The people of China, Russia, and Iran are grappling with the effects of COVID-19 while their leaders, security services, and government-controlled media are attempting to manipulate the global narrative. Everyone depends on international scientific and public health cooperation to end the pandemic, but such cooperation is dependent on transparency and trust. When AIDS began to spread through the Soviet Union in the late 1980s, Moscow eventually distanced itself from its conspiracy theories about a U.S. origin in the interest of cooperation with U.S. scientists on medical research. But by then the damage was done, and the Kremlin’s disinformation campaign on AIDS had lasting reverberations in efforts to control the spread of the disease in Russia and elsewhere.
Thus far the efforts to combat COVID-19 disinformation campaigns are largely limited to medical researchers stating that available evidence points to natural, animal origins for the virus and scientists explaining how its characteristics do not match those of a biological weapon. The U.S. government summoned the Chinese ambassador over the claims from the Ministry of Foreign Affairs spokesperson, and the diplomat publicly distanced himself and his government from the conspiracy theory, which he called “crazy” and “very harmful.” Subsequently, China appears to have moved away from claims of U.S. responsibility for the virus, which suggests that government intervention by the United States can have an important impact in stopping the spread of such rumors.
Historically, Washington has largely remained mute about accusations of biological weapons proliferation in an effort to avoid amplifying the false claims. This may be one reason why the United States’ adversaries have continued to rely on this playbook. Maintaining the trust and credibility in the scientific community will remain important, but there needs to be a parallel official message that calls out Russia and China for trying to manipulate the narrative and recast the United States as the creator of the virus.
It is easy to assume that a disease of which we have little understanding and no experience with comes not from evolution and other natural phenomena, but from malevolent forces at work. United States officials, too, have been known to fall victim to this fallacy on occasion, as in the case of “yellow rain” in Laos in 1981. But accusations ascribing human agency to naturally occurring diseases — particularly when those diseases are as devastating as COVID-19 — can greatly damage public knowledge, not to mention trust. It is therefore particularly important for American officials to base claims on COVID-19 on established science, including information published by the Centers for Disease Control.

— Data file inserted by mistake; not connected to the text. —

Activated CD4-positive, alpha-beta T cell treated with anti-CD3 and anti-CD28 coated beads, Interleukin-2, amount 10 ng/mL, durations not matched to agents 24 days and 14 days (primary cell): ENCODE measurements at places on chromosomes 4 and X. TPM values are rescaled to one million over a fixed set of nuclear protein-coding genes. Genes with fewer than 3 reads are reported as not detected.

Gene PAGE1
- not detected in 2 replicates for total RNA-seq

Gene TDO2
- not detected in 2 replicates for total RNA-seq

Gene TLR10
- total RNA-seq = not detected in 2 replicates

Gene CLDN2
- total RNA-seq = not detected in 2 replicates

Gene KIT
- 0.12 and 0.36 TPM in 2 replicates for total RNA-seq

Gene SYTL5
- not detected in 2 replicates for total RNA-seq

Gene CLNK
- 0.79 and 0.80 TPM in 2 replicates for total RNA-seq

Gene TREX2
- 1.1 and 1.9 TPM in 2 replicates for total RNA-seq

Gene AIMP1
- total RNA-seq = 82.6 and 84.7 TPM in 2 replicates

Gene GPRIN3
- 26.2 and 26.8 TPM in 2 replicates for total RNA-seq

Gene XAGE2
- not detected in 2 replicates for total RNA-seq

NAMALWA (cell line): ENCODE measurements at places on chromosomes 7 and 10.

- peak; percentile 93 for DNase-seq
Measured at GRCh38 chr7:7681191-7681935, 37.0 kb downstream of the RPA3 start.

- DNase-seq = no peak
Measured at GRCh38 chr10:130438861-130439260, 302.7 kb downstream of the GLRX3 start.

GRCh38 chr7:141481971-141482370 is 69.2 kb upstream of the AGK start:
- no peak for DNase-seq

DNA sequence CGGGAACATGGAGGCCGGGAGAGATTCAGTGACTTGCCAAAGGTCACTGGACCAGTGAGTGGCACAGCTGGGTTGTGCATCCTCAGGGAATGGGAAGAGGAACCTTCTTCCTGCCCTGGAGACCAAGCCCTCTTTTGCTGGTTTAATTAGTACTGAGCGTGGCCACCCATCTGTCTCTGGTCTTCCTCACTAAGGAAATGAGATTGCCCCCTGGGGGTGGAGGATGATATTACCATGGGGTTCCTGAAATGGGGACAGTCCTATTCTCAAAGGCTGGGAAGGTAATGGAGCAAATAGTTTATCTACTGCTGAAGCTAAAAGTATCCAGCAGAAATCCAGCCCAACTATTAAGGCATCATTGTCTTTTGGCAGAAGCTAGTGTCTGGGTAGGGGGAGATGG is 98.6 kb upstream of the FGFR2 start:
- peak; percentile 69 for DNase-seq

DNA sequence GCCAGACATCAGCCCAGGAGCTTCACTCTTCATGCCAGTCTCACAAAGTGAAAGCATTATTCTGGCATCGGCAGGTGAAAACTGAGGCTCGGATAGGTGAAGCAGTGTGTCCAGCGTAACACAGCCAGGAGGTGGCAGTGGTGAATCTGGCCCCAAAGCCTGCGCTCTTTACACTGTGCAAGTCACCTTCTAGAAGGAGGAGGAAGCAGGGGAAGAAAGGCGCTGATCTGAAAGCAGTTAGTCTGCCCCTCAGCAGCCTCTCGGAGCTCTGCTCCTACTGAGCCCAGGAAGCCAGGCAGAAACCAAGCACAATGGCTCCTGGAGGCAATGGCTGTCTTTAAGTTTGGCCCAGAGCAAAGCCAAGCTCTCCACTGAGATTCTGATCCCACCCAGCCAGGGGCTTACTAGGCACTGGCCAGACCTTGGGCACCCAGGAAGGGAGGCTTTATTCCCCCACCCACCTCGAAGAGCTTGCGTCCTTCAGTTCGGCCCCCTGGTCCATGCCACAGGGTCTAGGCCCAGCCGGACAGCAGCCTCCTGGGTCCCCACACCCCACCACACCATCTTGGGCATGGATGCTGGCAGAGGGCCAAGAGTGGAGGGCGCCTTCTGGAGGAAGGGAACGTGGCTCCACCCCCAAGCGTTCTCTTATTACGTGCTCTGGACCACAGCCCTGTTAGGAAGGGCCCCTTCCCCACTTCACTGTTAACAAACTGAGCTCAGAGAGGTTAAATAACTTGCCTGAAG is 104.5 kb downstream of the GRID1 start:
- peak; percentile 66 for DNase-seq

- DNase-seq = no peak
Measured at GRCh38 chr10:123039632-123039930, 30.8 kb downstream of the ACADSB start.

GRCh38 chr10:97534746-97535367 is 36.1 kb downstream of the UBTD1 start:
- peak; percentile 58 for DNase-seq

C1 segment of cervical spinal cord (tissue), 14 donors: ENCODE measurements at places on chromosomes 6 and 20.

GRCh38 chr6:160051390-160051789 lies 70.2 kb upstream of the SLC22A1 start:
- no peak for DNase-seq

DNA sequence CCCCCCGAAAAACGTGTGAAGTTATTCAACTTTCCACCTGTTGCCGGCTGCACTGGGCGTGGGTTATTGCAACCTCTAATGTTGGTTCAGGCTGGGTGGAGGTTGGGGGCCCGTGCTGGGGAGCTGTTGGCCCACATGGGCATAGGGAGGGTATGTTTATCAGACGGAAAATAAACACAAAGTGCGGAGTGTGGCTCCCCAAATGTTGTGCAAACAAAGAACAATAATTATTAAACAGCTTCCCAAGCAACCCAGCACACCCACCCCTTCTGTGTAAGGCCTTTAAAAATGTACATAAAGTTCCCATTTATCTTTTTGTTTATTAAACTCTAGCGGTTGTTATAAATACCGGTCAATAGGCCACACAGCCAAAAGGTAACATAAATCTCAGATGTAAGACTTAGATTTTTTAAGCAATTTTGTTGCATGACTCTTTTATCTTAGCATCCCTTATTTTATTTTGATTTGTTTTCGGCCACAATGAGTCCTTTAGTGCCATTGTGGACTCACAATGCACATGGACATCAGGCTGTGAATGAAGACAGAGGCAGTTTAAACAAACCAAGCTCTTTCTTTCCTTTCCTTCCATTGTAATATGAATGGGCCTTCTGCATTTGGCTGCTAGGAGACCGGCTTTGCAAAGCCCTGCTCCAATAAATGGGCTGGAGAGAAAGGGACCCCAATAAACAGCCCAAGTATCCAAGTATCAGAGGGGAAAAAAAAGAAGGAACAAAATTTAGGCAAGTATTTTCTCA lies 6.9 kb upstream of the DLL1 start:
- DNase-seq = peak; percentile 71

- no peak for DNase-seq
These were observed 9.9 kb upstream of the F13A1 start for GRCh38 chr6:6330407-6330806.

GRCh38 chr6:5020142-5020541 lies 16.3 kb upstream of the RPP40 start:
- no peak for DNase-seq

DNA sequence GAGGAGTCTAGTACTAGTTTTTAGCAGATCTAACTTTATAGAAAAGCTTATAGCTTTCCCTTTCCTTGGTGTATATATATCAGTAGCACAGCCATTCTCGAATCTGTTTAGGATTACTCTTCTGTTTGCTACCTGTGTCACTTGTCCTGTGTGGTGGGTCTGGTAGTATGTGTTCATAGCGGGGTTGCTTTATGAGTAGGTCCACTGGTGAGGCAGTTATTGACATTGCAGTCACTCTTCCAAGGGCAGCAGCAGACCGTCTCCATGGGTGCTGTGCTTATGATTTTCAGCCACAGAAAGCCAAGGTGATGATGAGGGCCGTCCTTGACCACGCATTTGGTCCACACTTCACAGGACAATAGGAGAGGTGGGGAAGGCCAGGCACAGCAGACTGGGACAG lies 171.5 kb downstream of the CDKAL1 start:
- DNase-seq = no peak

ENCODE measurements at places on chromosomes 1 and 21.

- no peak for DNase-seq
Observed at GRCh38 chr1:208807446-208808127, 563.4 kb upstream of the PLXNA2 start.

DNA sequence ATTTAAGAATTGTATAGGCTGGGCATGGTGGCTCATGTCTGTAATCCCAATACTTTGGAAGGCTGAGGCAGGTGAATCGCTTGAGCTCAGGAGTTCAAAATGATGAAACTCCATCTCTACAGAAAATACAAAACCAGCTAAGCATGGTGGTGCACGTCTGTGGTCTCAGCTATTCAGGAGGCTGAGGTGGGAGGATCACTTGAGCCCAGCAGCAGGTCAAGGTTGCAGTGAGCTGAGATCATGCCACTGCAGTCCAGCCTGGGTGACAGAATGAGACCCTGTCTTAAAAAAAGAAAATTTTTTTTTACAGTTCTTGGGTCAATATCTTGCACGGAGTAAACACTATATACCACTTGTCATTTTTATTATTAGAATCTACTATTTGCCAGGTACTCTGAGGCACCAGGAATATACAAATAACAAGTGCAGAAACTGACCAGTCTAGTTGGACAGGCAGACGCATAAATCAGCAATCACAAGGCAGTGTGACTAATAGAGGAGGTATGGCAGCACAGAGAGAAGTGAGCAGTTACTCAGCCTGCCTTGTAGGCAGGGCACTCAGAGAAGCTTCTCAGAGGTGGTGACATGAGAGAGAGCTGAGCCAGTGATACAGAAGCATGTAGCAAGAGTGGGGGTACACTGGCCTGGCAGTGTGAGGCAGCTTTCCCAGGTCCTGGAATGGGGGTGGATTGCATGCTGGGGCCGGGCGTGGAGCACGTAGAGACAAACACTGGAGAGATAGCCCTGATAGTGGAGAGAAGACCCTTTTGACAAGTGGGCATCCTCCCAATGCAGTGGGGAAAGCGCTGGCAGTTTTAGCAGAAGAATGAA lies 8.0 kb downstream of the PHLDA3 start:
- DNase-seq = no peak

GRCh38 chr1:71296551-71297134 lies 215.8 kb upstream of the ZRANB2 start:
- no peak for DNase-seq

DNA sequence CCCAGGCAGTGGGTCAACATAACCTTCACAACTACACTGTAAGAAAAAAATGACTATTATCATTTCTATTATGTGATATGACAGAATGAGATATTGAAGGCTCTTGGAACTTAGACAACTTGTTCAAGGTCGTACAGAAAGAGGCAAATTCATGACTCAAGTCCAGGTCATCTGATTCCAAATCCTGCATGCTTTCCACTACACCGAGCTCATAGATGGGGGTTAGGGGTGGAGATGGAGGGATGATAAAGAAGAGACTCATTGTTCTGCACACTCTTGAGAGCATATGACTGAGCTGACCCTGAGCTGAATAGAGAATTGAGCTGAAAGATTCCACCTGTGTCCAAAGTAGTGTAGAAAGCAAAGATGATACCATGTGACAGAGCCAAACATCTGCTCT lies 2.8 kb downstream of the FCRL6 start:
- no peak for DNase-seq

With the abundance of false information proliferating about the novel coronavirus and the United States’ alleged role in initiating the pandemic, the U.S. government would never be able to effectively address each individual false accusation. Instead, the government should continue to message consistently at all levels about the scientific consensus that the virus emerged from zoonotic spillover, as well as best practices for preventing and treating the disease. This message should be stated clearly and using all the international forums at the country’s disposal, including the United Nations. Next year’s Review Conference of the Biological Weapons Convention may provide such an opportunity — it is important to reiterate to the members of the international community that false allegations of biological weapons use can be enormously harmful to efforts to make sure that such use is prevented. The selfish actions of China, Russia, and Iran are particularly sinister when humanity faces a common foe of disease.
Sarah Jacobs Gamberini and Amanda Moodie are Policy Fellows at the National Defense University’s Center for the Study of Weapons of Mass Destruction. The views expressed in this paper are those of the authors and are not an official policy or position of the National Defense University, the Department of Defense, or the U.S. government.